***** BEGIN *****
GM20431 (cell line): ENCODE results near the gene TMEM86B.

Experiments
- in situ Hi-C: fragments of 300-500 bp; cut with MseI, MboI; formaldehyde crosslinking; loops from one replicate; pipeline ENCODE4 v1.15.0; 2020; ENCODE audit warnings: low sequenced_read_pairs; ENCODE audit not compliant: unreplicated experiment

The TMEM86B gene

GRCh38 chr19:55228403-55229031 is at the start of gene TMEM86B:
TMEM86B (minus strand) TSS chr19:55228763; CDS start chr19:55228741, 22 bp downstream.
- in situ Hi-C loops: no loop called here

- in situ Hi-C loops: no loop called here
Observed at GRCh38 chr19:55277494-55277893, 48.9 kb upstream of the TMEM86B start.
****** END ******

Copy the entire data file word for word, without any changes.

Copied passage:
GM20431 (cell line): ENCODE results near the gene TMEM86B.

Experiments
- in situ Hi-C: fragments of 300-500 bp; cut with MseI, MboI; formaldehyde crosslinking; loops from one replicate; pipeline ENCODE4 v1.15.0; 2020; ENCODE audit warnings: low sequenced_read_pairs; ENCODE audit not compliant: unreplicated experiment

The TMEM86B gene

GRCh38 chr19:55228403-55229031 is at the start of gene TMEM86B:
TMEM86B (minus strand) TSS chr19:55228763; CDS start chr19:55228741, 22 bp downstream.
- in situ Hi-C loops: no loop called here

- in situ Hi-C loops: no loop called here
Observed at GRCh38 chr19:55277494-55277893, 48.9 kb upstream of the TMEM86B start.